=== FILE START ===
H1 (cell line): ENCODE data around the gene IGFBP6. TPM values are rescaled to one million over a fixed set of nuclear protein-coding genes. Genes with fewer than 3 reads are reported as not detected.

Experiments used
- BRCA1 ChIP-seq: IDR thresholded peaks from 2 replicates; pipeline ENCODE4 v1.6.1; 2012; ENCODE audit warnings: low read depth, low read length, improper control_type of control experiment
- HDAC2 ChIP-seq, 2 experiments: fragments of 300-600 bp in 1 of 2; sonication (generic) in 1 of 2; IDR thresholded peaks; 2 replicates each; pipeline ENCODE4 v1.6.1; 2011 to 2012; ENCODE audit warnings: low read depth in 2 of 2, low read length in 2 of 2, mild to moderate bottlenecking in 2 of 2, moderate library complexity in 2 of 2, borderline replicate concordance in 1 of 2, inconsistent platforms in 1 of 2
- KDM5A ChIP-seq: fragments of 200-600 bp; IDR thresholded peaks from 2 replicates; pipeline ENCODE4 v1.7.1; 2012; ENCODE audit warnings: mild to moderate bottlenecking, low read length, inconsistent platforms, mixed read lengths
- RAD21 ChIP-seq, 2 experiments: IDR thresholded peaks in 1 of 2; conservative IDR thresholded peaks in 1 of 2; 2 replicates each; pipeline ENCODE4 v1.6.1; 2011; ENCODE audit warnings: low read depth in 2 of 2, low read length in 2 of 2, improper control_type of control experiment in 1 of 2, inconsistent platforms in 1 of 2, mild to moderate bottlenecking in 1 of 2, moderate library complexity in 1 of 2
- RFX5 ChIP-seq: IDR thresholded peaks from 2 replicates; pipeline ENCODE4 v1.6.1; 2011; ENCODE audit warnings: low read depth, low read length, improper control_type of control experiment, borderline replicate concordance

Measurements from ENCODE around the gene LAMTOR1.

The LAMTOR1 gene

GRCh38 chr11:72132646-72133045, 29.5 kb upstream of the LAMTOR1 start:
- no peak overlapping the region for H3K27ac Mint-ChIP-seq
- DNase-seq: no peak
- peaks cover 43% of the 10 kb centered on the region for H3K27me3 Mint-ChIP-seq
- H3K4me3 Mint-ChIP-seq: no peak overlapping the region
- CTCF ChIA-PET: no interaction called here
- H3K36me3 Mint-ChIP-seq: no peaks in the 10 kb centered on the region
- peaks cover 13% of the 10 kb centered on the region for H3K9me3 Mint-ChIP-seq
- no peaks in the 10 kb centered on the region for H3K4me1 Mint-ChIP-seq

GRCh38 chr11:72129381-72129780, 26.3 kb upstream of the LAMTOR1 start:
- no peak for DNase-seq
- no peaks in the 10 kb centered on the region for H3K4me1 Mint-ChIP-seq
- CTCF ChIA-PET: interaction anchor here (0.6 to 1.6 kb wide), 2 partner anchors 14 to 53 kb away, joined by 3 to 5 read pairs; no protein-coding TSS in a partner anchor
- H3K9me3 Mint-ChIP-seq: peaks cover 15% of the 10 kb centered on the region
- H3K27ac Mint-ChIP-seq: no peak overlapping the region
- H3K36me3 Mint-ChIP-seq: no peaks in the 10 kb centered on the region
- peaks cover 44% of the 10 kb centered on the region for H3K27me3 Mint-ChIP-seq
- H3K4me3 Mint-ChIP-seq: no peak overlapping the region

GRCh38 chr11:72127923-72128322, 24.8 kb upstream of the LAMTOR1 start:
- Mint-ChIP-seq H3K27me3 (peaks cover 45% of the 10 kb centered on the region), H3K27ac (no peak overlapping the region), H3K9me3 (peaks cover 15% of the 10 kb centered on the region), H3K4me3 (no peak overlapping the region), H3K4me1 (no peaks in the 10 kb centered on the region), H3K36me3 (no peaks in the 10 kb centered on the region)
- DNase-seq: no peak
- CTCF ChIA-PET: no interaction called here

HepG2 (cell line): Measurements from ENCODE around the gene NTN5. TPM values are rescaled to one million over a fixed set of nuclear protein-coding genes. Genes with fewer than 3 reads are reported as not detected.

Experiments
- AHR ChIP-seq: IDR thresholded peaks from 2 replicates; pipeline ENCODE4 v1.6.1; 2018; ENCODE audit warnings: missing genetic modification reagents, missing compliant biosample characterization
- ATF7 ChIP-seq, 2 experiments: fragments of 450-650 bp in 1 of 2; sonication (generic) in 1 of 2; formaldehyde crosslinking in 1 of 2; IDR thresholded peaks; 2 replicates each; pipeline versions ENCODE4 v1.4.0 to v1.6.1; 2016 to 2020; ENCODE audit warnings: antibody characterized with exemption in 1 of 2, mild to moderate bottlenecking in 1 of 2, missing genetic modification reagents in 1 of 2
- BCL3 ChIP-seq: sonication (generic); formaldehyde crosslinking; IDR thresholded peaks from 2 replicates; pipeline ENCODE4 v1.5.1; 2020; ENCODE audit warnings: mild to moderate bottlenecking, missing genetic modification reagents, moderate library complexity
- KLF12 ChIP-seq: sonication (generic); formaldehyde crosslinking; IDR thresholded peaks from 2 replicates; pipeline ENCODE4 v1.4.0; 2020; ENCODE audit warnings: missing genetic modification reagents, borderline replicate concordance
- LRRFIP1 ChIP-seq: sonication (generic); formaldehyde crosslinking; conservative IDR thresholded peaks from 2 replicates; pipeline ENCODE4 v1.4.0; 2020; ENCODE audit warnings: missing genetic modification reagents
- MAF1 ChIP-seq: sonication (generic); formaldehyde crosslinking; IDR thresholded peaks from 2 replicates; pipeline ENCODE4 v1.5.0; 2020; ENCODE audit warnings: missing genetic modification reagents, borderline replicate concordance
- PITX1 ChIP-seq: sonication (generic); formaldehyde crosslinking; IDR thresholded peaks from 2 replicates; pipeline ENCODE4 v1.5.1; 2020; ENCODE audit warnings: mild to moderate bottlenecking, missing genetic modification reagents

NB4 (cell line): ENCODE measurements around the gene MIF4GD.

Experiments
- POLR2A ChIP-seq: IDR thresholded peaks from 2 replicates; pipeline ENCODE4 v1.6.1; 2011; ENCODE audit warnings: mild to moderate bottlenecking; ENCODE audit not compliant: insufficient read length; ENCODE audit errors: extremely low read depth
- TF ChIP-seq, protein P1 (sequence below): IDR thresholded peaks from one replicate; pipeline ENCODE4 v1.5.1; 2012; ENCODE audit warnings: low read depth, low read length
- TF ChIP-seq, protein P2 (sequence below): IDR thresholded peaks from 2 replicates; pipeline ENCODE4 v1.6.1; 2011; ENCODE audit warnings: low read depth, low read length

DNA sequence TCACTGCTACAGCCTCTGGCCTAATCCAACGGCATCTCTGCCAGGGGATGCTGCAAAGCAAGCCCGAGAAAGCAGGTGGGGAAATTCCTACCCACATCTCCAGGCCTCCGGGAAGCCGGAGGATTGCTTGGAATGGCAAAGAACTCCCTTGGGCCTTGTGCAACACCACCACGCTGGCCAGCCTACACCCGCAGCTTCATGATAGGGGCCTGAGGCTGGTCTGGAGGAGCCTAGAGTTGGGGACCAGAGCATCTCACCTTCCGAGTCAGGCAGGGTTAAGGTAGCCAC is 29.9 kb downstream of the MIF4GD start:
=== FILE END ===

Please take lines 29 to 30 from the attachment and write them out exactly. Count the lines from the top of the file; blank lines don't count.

- Mint-ChIP-seq H3K27me3 (peaks cover 45% of the 10 kb centered on the region), H3K27ac (no peak overlapping the region), H3K9me3 (peaks cover 15% of the 10 kb centered on the region), H3K4me3 (no peak overlapping the region), H3K4me1 (no peaks in the 10 kb centered on the region), H3K36me3 (no peaks in the 10 kb centered on the region)
- DNase-seq: no peak